Competing/conflicts of interest: No stated conflict of interest.
Comparison of endoscopic revision for failed primary external versus endoscopic dacryocystorhinostomy
Article first published online: 17 SEP 2012
© 2012 The Authors. Clinical and Experimental Ophthalmology © 2012 Royal Australian and New Zealand College of Ophthalmologists
Clinical & Experimental Ophthalmology
Volume 41, Issue 2, pages 116–121, March 2013
How to Cite
Paik, J.-S., Cho, W.-K. and Yang, S.-W. (2013), Comparison of endoscopic revision for failed primary external versus endoscopic dacryocystorhinostomy. Clinical & Experimental Ophthalmology, 41: 116–121. doi: 10.1111/j.1442-9071.2012.02844.x
Funding sources: No stated funding sources.
- Issue published online: 18 MAR 2013
- Article first published online: 17 SEP 2012
- Accepted manuscript online: 12 JUL 2012 08:12AM EST
- Received 16 November 2011; accepted 16 June 2012.
- endoscopic dacryocystorhinostomy;
- external dacryocystorhinostomy;
- recurrent epiphora;
- revisional dacryocystorhinostomy
Backgound: To compare differences in endoscopic revision after previously failed lacrimal surgery that involved either external or endoscopic dacryocystorhinostomy.
Design: Retrospective, comparative, nonrandomized clinical study.
Participants: We assessed 77 patients (82 surgeries) treated for recurrent nasolacrimal duct obstruction.
Methods: Electronic medical records for patients with recurrent epiphora who underwent endoscopic revisional dacryocystorhinostomy, after previous external or endoscopic dacryocystorhinostomy at Seoul St. Mary's Hospital from 2004 to 2010, were reviewed.
Main Outcome Measures: Data regarding the lacrimal drainage system, comprehensive eye examination, surgical outcome and preoperative/perioperative transnasal endoscopy were analysed.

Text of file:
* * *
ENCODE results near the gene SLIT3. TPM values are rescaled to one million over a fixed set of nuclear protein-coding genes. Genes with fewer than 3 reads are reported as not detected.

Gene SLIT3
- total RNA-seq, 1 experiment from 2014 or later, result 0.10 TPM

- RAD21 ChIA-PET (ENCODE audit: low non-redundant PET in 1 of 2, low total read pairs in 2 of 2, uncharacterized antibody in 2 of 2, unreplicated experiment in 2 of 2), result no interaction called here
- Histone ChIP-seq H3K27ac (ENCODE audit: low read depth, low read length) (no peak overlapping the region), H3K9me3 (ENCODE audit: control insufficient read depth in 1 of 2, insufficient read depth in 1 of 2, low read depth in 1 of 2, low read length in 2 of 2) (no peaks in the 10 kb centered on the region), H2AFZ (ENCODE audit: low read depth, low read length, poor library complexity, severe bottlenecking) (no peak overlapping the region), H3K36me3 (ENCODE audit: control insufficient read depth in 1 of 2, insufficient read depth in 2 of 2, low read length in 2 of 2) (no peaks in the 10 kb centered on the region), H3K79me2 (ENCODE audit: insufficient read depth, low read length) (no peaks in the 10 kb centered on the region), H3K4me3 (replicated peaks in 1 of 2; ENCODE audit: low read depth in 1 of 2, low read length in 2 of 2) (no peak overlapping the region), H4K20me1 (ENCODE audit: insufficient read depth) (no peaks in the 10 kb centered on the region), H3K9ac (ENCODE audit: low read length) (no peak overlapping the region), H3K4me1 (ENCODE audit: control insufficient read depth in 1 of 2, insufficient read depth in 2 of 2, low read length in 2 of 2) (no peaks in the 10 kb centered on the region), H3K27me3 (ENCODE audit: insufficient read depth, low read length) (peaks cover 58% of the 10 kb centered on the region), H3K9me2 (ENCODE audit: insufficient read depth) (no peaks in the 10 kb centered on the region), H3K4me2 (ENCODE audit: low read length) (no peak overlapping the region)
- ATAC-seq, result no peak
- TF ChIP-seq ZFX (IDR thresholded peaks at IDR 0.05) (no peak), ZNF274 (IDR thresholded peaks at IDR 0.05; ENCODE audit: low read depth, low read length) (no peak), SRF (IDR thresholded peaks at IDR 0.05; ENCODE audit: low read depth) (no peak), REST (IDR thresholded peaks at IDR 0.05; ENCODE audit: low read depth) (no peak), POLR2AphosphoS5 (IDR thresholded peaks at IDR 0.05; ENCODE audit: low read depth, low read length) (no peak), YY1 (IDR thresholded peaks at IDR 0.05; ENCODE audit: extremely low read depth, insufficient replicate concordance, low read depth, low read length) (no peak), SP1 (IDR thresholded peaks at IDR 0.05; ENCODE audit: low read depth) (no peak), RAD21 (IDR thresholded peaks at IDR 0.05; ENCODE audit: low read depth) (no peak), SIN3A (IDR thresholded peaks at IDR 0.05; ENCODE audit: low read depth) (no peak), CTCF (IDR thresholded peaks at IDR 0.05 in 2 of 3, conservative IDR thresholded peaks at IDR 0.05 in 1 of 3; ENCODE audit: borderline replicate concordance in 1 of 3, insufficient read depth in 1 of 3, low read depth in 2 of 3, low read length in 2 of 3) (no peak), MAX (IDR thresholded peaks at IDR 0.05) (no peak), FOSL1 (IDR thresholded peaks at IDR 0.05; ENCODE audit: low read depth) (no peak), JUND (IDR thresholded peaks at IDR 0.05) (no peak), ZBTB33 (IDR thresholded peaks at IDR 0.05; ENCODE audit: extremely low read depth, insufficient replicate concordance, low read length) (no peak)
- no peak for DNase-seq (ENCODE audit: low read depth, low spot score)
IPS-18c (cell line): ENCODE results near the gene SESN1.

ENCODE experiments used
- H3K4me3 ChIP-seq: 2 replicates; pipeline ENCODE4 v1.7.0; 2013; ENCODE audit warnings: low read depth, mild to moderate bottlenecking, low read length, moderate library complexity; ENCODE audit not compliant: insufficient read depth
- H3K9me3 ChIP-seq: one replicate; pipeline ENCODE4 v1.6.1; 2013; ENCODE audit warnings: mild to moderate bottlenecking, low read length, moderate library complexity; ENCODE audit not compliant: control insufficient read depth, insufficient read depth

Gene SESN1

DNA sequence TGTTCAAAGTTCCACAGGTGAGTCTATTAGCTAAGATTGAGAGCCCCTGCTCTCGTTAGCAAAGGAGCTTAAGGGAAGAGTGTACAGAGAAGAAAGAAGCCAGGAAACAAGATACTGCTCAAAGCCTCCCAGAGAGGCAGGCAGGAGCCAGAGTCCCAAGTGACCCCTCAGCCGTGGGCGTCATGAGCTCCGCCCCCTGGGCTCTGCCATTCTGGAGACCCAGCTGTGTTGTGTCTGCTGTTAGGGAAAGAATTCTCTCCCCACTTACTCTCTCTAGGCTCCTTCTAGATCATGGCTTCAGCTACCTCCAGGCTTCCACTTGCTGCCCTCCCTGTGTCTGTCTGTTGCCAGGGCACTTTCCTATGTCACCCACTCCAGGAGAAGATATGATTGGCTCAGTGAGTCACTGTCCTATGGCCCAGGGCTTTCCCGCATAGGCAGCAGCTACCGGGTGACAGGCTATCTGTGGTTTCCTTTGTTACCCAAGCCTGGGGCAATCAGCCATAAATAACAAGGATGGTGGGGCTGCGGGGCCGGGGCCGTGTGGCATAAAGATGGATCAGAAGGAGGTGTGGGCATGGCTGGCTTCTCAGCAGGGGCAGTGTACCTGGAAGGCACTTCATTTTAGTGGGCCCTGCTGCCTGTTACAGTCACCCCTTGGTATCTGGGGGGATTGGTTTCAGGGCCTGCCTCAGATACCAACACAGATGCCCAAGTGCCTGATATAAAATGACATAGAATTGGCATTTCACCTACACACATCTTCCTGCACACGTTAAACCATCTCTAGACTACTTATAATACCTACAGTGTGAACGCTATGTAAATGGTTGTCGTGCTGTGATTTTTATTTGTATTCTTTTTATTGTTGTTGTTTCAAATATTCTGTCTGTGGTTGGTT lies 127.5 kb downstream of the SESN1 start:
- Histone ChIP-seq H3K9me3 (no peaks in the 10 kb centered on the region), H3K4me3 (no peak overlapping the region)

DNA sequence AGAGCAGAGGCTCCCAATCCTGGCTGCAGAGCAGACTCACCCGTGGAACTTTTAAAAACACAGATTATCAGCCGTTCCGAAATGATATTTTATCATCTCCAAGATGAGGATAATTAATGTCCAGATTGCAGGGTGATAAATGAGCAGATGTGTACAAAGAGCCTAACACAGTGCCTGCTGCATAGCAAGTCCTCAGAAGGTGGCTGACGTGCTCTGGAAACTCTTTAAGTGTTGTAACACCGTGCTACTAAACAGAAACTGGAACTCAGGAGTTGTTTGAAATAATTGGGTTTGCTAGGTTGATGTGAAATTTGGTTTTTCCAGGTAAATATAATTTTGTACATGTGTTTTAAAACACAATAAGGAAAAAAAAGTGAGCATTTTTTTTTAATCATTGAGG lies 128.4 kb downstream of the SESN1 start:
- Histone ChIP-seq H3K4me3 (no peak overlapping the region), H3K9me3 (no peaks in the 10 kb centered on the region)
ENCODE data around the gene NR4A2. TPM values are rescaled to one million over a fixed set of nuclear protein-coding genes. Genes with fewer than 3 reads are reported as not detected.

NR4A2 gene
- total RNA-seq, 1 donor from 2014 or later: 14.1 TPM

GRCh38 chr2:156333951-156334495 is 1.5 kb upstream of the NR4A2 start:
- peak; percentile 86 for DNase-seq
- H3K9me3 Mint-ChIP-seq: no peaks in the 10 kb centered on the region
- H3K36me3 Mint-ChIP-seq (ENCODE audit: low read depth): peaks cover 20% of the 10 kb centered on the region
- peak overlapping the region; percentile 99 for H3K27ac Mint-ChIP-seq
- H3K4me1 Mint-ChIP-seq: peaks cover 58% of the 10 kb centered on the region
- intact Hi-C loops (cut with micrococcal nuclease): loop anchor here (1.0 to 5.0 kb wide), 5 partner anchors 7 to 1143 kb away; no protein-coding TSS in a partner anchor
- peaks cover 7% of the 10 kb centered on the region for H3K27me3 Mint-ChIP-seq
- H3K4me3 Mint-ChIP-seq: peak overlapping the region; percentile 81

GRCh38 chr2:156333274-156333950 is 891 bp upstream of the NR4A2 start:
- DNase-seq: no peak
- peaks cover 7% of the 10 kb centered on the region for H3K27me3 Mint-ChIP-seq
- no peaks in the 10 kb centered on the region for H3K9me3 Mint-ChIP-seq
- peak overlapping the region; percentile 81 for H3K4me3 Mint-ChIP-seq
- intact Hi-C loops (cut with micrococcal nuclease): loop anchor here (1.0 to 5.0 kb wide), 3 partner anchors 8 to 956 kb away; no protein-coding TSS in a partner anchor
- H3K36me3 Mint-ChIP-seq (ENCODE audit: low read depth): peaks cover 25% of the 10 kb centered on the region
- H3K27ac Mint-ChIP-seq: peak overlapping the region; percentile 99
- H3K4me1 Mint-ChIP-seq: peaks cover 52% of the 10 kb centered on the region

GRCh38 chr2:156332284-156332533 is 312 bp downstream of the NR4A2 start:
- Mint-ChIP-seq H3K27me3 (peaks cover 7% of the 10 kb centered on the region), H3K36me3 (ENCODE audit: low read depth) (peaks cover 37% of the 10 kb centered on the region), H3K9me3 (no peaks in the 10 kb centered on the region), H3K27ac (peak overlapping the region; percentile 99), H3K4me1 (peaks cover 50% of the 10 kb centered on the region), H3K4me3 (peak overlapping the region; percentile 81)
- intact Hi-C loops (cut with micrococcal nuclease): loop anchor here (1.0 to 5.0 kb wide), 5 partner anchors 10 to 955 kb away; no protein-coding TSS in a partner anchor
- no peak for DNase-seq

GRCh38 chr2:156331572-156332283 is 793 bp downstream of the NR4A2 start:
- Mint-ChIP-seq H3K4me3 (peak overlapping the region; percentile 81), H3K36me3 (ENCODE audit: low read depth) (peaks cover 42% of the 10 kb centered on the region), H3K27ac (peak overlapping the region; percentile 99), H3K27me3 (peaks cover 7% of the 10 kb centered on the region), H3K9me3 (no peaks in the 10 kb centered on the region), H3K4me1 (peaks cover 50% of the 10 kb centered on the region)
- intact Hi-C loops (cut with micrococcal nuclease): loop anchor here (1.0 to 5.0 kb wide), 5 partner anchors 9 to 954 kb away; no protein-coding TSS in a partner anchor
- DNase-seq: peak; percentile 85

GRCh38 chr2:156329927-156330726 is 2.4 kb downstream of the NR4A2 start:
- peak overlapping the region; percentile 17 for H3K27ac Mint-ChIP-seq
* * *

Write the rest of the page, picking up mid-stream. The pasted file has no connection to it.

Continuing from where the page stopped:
Results: In total, 77 patients underwent 82 endoscopic revisional dacryocystorhinostomy procedures. A success rate of 84% was achieved for cases of previous external dacryocystorhinostomy and 80.7% for previous endoscopic dacryocystorhinostomy (P = 0.722). For preoperative nasal endoscopy, more of the patients who underwent previous external dacryocystorhinostomy exhibited a hypertrophic middle turbinate and severe septal deviation when compared with patients who underwent previous endoscopic dacryocystorhinostomy (P = 0.031, P = 0.001, respectively). For perioperative nasal endoscopy, more of the patients who underwent previous endoscopic DCR exhibited a smaller ostium when compared with patients who underwent previous external dacryocystorhinostomy (P = 0.031).
Conclusions: The success rate of revisional dacryocystorhinostomy in the previous external dacryocystorhinostomy group was slightly higher than that in the previous endoscopic dacryocystorhinostomy group. Differences in preoperative and perioperative endoscopic findings were detected between the groups. Clarifying these differences in endoscopic revision will help improve the surgical outcomes of primary surgery involving either external or endoscopic dacryocystorhinostomy.